Celebrate Bastille Day with ratatouille recipe for famous French classic | Cooking school

by 24USATVJuly 14, 2021, 9 p.m. 18
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"Ratatouille" is a funny word, staccato and dull pronounced in English — rat-a-too-ee. It takes on quite different imagery when pronounced in French — ra-ta-tooo-yuh, sounding more melodic and delicious. And so it is.

This simple dish was made famous by the movie “Ratatouille,” in which a struggling young chef is finally reviewed by harsh food critic Anton Ego. Reminded of his mother’s cooking, Ego is so inspired by petite rodent chef Remy’s ratatouille that he is declared “the finest chef in France!” And so, today, as we honor Bastille Day — the French Independence celebration of fireworks and feasting — the colorful, earthy, delicious ratatouille is the perfect choice.

This French Provencal mélange of sweet peppers, zucchini, eggplant, tomatoes and fresh herbs fills the entire house with a sumptuous fragrance. Mais oui, pair this side-dish with grilled grouper or trigger fish and wash this down with a crisp, cool glass of Chablis … Vive La France!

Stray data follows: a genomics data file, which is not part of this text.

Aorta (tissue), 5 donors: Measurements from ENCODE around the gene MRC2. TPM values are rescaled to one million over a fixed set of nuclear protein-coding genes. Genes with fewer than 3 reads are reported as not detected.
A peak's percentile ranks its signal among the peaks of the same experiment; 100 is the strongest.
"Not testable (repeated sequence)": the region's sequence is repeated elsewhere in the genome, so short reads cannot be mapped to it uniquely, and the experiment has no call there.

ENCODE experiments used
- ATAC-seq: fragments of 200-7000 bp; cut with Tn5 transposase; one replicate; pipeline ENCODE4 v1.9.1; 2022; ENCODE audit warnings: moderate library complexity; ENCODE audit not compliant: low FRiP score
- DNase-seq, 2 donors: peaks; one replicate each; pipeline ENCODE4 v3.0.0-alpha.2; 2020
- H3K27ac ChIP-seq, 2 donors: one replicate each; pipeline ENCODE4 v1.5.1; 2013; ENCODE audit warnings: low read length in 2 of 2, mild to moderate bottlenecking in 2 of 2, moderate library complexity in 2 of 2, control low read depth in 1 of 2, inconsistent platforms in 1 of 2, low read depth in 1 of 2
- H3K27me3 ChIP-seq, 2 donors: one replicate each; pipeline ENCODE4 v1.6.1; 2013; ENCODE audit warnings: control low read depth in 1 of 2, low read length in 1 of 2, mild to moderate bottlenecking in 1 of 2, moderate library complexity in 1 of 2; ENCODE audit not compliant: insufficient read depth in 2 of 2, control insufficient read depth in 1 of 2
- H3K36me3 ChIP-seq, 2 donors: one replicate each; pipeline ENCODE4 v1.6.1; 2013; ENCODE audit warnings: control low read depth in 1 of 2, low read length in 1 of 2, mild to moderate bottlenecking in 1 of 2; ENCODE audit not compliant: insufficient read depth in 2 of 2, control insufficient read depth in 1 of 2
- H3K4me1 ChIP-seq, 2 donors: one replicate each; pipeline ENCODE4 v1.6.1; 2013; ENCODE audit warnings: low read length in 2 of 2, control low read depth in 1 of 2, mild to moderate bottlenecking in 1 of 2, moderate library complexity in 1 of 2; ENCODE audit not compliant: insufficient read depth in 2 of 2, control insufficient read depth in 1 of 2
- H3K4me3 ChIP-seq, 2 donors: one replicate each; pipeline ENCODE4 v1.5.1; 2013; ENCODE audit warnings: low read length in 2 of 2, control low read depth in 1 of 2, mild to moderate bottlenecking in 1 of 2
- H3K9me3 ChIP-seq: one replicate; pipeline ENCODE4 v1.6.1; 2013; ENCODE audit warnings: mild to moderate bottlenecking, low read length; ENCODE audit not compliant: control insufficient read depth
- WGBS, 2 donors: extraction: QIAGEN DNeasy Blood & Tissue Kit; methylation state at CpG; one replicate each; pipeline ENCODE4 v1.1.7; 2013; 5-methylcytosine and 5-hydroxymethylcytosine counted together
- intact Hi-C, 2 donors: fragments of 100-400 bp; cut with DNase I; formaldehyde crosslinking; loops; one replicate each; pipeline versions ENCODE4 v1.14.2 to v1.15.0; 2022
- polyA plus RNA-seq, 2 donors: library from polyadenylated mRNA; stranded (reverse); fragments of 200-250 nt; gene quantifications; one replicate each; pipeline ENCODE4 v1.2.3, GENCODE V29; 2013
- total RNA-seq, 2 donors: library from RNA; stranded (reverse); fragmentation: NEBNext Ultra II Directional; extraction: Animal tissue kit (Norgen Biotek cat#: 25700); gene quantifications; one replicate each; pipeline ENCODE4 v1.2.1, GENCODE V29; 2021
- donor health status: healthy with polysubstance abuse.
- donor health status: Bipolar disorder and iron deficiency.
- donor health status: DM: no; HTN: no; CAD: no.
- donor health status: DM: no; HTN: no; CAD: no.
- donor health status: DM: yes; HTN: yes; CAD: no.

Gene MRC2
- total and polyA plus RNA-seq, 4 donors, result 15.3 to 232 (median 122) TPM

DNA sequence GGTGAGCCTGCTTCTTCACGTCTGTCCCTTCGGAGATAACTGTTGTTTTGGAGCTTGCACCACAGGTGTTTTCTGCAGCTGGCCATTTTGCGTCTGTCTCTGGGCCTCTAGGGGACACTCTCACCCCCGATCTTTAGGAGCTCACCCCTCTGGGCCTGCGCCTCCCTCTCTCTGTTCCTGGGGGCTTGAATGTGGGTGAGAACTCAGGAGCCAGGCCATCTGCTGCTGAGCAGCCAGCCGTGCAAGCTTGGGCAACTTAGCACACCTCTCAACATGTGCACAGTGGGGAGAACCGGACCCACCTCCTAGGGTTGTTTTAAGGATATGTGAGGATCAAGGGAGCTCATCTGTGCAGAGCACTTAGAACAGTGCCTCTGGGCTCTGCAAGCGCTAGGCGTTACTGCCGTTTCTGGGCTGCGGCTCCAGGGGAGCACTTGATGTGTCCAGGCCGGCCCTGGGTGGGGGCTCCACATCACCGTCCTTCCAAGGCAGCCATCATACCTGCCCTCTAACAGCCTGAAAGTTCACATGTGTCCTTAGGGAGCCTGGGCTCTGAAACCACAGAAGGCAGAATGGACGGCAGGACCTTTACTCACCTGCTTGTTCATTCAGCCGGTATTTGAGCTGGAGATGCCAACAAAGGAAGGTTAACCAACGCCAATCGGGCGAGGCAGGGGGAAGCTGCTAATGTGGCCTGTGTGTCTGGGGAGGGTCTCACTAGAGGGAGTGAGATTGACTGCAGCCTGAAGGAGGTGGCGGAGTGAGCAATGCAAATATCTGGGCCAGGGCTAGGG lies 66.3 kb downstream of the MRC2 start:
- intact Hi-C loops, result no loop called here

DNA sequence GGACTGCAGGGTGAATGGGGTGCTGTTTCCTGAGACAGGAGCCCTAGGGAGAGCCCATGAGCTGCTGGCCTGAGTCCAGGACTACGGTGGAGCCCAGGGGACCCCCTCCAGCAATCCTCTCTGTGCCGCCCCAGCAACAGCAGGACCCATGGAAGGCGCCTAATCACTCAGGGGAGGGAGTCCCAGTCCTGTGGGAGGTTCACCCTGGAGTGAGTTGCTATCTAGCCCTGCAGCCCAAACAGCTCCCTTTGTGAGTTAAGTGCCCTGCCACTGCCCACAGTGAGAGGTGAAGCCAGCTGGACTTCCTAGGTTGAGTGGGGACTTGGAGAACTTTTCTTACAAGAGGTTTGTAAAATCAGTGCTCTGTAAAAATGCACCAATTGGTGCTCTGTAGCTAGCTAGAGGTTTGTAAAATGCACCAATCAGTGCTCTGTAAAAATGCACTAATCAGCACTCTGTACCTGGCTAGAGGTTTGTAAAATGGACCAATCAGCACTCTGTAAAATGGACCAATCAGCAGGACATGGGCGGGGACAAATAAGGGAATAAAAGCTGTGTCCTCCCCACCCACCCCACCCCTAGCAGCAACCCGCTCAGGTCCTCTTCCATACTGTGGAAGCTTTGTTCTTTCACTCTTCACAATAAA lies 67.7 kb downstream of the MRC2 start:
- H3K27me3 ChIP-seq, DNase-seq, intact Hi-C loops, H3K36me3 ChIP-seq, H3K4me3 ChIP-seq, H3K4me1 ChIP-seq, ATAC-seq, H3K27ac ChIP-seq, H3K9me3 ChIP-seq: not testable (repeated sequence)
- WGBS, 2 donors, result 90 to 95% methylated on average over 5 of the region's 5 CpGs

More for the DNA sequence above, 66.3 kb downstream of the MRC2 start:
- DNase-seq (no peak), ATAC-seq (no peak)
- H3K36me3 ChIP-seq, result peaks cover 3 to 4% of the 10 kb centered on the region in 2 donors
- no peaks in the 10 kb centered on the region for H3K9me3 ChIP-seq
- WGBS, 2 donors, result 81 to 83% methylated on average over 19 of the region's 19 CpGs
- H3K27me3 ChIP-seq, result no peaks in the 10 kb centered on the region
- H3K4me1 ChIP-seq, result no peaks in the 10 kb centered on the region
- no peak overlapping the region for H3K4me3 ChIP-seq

Originally classically prepared as a ragout, this vegetable stew was allowed to cook so long that it became soft and creamy, lacking texture and color. In the Nouvelle style, a quick sauté of each of the vegetables separately maintains their distinct tastes and textures. And with a final mixing or layering, the dish is robust and visually exciting. Now abundant and seasonal, the ingredients are fresh and locally available. Equally delicious hot or cold, with seafood, lamb or beef, La Ratatouille Nicoise is a French classic.

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Using a large sauté pan, cook the onions, pepper and seasonings in olive oil until translucent, about 10 minutes. Transfer to a large bowl.

Using a zester on the zucchini, remove strips of peel lengthwise, forming a striped pattern. Slice into ¼-inch round pieces. Using the same sauté pan (unwashed), cook the zucchini slices, seasoned with salt and pepper in olive oil for 3 minutes. Turn them once. Transfer to the large bowl.

Slice the eggplant into eighths. Slice each section into strips 1-inch long and ¼-inch thick. Season with salt and pepper. Using the same pan, cook the strips in olive oil for about 5 minutes. Add them to the large bowl.

Using the same pan, cook the seasoned tomatoes and garlic in olive oil until thick, about 4 minutes. Add to the large bowl.

Mix all vegetables together well. Correct the seasoning as necessary. Transfer to an oven-proof dish. Heat for 15 minutes in a 400-degree oven.

Celia Casey is a columnist for the News Journal. She is a graduate of the Paris Cordon Bleu and teaches classes in French cuisine. Cuisine Française 850-525-6720 or [email protected]

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